By Stephanie Wang – 11th Grade, Peters Township High School
What if you had the opportunity to make a movie? What would you make it about? How would you write it? How would you shoot the film?
These are all questions participants of the Digital Filmmaking Camp, organized by the Pittsburgh Filmmakers Youth Media, have to answer during this week-long camp at the Pittsburgh Center for the Arts.
Paul, the instructor for the camp, told me about the three projects the students will complete by the end of the five-day period, with each one getting more difficult and lengthier than the last. The first project was to create a short movie with the iPad app iMovie. In groups, they had to create a movie that would capture the six words they were given. Some of the words used were video-game, truck, and broken. The participants’ next challenge was to create a documentary about any topic they chose, such as cartoons, food, and music. The last project blew the rest out of the water. They each wrote their own script under five pages, based on another participant’s lie from the game Two Truths and a Lie. But that’s not it – after that, they gathered in small groups, chose one script, then filmed and edited it into a final movie. Not exactly an easy feat, even for high-school students.
That’s what Paul likes about this program – it gives people the opportunity to learn new skills and create something of their own. “People choose to be here. It’s nice to do something you want, and not what you have to do, as it’s often like in school. Here, you can explore a passion you want to and learn something for yourself,” Paul explained.
Owen, a 15-year-old, exemplified this idea: “I’m here because I want to learn more about cinematography and making films.” This passion for filmmaking is voiced by several other participants of the camp, too.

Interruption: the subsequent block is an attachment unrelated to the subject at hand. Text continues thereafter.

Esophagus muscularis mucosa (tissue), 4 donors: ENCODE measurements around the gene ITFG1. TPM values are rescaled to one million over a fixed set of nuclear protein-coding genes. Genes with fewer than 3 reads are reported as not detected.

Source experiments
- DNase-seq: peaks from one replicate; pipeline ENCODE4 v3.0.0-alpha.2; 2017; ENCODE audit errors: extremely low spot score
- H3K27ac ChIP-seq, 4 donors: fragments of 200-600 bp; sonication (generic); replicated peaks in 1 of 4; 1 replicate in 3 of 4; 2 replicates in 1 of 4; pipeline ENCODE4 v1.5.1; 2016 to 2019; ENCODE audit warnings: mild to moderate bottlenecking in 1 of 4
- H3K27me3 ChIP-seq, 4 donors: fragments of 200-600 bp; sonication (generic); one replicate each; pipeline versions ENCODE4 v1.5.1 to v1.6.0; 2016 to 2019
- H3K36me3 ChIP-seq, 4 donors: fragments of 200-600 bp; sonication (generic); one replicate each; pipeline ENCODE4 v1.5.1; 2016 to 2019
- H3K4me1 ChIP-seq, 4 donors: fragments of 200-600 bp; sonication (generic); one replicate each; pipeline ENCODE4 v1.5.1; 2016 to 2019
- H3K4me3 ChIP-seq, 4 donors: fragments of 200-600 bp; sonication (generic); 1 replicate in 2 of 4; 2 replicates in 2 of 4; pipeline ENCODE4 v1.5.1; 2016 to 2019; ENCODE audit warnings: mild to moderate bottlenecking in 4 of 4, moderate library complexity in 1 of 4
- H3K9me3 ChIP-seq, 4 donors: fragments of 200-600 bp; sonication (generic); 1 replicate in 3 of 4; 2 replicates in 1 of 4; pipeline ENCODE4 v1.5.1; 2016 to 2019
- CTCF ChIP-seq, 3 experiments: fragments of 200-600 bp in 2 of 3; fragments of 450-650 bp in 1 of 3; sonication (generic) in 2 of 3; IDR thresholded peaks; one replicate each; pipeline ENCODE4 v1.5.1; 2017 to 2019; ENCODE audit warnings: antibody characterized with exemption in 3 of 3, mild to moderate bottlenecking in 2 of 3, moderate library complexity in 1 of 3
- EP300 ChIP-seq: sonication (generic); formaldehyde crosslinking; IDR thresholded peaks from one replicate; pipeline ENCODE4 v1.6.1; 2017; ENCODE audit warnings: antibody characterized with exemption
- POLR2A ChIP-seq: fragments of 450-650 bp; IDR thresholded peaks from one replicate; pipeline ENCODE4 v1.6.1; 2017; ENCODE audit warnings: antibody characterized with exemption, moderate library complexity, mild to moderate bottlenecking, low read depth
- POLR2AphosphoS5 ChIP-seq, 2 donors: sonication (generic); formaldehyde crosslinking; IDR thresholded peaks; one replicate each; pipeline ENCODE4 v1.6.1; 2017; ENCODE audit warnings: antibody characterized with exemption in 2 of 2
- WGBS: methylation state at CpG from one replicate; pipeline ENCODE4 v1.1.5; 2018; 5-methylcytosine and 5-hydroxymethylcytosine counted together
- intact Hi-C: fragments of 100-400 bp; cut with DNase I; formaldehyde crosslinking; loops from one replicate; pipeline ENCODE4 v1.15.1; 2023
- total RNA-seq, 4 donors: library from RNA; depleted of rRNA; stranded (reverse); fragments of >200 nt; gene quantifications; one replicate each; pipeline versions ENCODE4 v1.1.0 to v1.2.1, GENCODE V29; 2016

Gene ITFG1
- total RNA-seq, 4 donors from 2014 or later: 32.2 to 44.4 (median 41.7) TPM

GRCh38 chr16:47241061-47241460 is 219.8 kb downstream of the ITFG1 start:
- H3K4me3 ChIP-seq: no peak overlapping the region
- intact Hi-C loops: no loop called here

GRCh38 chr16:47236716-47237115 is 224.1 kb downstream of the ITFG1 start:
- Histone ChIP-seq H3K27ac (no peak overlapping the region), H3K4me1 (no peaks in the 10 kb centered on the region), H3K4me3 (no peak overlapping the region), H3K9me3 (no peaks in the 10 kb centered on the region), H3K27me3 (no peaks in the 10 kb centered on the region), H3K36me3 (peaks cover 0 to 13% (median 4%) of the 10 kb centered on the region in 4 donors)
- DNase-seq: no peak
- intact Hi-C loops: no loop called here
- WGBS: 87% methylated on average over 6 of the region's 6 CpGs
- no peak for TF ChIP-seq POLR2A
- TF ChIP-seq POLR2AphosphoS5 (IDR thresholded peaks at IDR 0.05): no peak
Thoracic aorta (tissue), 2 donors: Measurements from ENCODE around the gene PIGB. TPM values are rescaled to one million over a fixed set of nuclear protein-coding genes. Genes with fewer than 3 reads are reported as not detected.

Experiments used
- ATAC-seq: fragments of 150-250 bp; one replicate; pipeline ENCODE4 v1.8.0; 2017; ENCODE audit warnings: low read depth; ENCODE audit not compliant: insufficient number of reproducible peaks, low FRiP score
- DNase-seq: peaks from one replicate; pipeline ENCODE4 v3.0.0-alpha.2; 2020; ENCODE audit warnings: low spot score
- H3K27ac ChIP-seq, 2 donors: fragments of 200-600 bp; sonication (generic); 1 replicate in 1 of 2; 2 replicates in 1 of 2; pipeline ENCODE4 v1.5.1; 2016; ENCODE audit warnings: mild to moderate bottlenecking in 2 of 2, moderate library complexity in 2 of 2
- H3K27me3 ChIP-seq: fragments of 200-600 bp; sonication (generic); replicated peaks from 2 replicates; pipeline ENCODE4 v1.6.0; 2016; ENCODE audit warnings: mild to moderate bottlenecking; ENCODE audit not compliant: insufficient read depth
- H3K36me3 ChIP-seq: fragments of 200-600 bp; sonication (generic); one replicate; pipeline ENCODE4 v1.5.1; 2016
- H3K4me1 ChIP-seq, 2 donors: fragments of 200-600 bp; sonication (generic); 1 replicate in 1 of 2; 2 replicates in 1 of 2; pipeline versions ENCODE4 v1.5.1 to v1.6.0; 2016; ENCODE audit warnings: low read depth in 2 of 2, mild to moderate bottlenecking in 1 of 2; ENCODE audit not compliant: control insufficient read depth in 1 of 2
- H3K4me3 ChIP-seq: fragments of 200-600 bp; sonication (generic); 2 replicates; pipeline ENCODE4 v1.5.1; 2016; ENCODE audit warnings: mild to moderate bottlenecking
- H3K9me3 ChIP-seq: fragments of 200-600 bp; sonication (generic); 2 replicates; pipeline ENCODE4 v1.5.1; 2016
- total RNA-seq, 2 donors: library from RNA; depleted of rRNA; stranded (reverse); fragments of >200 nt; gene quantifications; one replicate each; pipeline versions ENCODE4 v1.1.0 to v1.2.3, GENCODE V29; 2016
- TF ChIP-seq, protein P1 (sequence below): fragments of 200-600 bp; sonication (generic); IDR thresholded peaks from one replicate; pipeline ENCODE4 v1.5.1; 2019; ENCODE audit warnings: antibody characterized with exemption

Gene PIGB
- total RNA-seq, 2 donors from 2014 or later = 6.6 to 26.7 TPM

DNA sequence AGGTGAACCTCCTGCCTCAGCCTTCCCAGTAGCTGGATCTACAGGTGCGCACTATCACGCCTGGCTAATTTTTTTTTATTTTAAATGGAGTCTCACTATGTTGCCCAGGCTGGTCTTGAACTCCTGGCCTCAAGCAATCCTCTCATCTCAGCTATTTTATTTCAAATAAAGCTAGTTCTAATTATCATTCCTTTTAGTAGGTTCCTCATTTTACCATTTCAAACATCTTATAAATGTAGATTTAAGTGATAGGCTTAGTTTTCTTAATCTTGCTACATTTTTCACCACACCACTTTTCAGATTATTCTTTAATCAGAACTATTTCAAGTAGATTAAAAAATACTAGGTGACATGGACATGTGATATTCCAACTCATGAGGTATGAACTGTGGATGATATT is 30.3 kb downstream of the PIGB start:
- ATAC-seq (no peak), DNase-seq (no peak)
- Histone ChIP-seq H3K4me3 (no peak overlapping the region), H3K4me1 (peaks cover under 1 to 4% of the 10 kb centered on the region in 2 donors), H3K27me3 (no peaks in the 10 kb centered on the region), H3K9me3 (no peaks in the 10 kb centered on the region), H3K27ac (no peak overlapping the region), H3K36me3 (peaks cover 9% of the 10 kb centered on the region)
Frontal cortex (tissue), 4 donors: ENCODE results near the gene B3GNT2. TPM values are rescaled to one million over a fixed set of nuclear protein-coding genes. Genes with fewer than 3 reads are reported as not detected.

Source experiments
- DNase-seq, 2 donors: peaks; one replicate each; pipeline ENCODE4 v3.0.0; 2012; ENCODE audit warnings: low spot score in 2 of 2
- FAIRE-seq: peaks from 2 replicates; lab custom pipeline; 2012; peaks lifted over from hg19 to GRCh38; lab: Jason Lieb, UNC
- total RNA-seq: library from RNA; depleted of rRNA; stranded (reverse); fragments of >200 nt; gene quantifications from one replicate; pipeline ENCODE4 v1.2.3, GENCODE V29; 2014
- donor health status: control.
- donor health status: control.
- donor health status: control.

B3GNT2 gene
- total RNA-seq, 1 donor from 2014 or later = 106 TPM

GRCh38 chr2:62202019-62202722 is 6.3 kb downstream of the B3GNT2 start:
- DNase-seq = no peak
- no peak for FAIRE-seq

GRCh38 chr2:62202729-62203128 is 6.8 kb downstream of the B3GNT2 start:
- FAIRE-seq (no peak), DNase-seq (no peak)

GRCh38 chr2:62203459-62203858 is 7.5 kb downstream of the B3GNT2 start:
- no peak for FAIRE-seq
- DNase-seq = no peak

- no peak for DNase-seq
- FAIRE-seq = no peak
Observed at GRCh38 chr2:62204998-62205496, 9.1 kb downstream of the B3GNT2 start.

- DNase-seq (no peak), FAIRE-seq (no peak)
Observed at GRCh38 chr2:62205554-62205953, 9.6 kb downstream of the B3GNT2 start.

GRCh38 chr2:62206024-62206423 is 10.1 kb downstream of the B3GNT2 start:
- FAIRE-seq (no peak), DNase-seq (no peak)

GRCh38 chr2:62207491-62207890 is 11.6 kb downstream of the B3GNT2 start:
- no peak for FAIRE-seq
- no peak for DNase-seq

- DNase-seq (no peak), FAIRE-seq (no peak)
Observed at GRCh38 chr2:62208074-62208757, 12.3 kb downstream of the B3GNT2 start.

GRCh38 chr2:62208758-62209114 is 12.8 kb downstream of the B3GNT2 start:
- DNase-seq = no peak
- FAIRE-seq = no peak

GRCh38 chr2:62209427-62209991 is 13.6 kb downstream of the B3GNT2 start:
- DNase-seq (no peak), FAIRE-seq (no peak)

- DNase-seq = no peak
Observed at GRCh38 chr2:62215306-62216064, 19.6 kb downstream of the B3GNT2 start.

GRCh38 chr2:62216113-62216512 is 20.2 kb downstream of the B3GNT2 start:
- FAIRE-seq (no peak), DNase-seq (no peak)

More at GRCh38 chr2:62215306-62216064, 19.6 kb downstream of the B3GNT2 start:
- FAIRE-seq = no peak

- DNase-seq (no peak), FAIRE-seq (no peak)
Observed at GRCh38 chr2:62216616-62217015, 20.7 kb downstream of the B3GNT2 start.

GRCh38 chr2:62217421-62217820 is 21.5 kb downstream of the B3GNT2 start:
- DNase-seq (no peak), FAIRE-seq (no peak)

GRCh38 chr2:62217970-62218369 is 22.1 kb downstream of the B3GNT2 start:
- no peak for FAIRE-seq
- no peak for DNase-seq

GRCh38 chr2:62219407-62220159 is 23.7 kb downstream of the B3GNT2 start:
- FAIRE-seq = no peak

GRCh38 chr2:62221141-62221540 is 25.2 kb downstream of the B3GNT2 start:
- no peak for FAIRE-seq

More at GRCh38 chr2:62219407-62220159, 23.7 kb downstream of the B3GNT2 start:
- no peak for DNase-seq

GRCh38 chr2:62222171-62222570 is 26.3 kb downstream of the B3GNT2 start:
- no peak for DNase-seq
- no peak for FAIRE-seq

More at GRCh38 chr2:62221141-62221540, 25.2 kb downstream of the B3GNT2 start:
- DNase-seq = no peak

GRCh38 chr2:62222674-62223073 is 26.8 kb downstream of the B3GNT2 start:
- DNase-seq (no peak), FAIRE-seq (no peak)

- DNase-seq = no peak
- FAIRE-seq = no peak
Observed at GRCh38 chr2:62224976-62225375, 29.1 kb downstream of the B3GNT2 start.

The amount of knowledge students learn in the short period of five days is shown in the fact that five digital badges, through the City of Learning, are offered to participants who complete the camp. Some of these badges include the Rule of Thirds Badge and the Editing Basics Badge.
All of the participants were enthusiastic about earning digital badges for completing the camp. In particular, Ian, a 15-year-old student, said, “I feel like the badges would look really good on a college resume.”
Paul also elaborated on some of the goals he has for the camp: to develop a safe community for the participants, to help students learn basic filmmaking skills and film terminology, and to guide students in how to create their own video.
Observing the students hard at work in such a collaborative environment, I am confident that Paul has been able to achieve just that.
Stephanie Wang, a rising junior at Peters Township High School, is an avid writer and food enthusiast. Her past writing has been featured on The Almanac’s Youth Page, and she is currently the editor of Business Funnel.